It’s been almost half a century since Apollo 11 carried Michael Collins, Buzz Aldrin, and Neil Armstrong to the moon. I remember running to make sure I’d catch the actual landing on television. Like many who heard Neil Armstrong’s first words when he walked on the moon, I heard them incorrectly. They are much more moving the way he actually said them: “That’s one small step for a man, one giant leap for mankind,” That a single man was walking on the moon was a magnificent idea, even though it was awfully hard to fathom. That mankind, in a historical sense, was now moving into space was unfathomable. In effect, many of us never did much with either of these ideas. Landing on the moon became merely one of many things that marked the 20th-century.
For me, part of the shock of watching men land on the moon came from their having done it on such a rickety-looking mechanical device as the Apollo Lunar Module, which looked exactly like something your kid brother might put together, down in the basement, to hand in as a seventh-grade science project. Part arachnid, part fire tower, part Peter Pan, the Apollo Lunar Module, which to this day sits silently on the moon’s surface, looked too jerry-built to count as cutting-edge design. Looking at photographs of it today, I think of it as decidedly 20th-century.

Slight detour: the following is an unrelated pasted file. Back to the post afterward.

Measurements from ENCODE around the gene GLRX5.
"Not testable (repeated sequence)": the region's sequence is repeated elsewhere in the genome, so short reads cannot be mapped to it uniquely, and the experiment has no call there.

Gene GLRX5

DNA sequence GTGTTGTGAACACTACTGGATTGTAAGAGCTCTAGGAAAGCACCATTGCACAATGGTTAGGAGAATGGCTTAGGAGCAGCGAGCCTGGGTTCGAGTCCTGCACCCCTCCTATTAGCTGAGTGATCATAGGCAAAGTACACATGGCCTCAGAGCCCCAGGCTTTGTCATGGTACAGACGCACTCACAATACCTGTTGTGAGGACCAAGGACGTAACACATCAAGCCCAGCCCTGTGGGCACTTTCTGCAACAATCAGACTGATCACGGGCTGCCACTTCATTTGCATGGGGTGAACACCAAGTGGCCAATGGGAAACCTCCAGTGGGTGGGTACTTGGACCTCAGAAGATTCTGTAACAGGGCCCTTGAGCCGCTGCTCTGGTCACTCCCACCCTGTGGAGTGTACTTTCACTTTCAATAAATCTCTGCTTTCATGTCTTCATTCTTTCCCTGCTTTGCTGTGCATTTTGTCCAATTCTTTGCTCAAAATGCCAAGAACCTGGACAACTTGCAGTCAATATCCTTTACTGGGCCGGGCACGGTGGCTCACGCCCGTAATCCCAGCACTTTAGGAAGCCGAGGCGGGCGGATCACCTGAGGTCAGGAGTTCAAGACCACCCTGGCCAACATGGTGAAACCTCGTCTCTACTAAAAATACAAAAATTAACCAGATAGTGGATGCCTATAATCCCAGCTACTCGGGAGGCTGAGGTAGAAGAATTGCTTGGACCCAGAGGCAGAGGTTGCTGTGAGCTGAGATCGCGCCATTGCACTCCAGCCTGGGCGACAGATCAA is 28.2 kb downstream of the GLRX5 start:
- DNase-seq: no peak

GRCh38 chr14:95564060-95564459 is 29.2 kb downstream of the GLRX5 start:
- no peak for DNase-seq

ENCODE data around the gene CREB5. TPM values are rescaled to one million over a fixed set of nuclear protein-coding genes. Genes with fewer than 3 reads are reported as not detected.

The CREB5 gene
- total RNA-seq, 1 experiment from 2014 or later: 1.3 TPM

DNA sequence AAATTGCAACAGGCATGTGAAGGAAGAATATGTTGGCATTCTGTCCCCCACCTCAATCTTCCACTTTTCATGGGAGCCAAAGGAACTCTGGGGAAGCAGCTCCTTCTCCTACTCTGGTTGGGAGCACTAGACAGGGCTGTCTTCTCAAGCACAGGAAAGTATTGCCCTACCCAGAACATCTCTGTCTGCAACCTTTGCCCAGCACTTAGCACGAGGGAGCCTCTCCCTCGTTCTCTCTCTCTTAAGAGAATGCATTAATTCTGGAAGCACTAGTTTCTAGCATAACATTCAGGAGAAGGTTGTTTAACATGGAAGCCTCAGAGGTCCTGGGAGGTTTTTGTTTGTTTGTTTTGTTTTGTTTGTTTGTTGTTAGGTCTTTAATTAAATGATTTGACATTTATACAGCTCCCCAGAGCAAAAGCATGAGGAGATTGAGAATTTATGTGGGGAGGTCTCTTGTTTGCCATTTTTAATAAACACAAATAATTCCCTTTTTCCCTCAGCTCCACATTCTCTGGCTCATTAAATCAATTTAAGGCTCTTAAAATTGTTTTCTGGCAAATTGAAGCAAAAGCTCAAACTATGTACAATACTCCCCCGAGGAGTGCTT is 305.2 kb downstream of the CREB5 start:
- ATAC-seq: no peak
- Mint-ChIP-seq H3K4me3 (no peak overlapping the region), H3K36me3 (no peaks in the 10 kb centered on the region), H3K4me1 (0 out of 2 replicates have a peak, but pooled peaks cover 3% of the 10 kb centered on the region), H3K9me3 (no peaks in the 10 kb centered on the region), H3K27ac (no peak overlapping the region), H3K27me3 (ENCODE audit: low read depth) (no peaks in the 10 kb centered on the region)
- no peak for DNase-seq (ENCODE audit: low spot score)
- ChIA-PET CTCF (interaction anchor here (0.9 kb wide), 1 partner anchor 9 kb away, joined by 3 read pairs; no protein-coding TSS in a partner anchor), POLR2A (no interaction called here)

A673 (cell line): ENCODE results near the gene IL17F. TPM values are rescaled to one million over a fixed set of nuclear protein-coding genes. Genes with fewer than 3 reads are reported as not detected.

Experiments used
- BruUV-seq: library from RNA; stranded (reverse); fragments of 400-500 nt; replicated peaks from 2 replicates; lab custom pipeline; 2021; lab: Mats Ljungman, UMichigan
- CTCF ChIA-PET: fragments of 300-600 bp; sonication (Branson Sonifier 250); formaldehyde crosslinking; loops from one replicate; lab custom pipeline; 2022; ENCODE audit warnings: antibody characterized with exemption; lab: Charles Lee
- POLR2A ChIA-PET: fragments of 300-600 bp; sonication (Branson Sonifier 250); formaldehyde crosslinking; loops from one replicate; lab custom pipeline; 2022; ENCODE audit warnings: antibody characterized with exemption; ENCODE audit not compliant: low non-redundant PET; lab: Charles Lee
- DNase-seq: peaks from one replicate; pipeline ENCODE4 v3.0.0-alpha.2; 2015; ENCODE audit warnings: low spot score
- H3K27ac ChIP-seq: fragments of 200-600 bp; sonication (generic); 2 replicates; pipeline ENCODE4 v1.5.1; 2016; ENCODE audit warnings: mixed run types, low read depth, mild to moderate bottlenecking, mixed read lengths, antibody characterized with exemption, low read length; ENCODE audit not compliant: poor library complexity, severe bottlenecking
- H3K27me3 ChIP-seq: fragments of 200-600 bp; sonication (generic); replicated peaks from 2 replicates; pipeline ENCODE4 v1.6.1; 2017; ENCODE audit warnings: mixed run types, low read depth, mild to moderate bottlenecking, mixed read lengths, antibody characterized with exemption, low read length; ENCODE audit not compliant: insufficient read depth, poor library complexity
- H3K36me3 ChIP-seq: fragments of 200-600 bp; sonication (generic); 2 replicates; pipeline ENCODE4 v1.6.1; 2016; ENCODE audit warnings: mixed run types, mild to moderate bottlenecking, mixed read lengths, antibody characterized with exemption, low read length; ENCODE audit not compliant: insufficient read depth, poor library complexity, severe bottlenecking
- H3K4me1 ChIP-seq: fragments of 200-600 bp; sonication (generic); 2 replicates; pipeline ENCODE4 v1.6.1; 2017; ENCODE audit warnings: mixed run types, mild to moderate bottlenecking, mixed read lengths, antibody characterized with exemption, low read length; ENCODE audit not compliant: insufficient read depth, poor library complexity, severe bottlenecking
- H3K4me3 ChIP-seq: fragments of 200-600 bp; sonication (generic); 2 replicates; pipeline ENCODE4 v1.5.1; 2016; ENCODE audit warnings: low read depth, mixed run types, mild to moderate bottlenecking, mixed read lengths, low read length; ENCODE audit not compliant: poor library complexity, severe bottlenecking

Not so the futuristic, auto-like machine that was lowered to Mars early this morning.
Powered by plutonium, the rover Curiosity looks like a design for the 21st century. Not only is the whole Mars landing endeavor a testimony to brilliant engineering (which most of us can’t begin to understand), it’s also a result of wide-ranging imaginations. Watch the NASA video above to see how many different and complex problems challenged the engineers, inevitably pushing them to come up with what amounts to an ingenious, multi-pronged landing strategy. (I concede that the use of a parachute near the end of the landing seems distinctly part of the previous century and doesn’t jibe with my paean to Curiosity’s design.
Inevitably, there will be those who grumble that the Mars mission costs too much, or that human beings should conquer illiteracy, poverty, and injustice before exploring outer space. If you’re like me, however, you feel both awed and humbled by the Mars landing. I like to think that in the cosmic scheme of things, mankind’s exploration of Mars atones just the littlest bit for the terrible things we so often do here on Earth.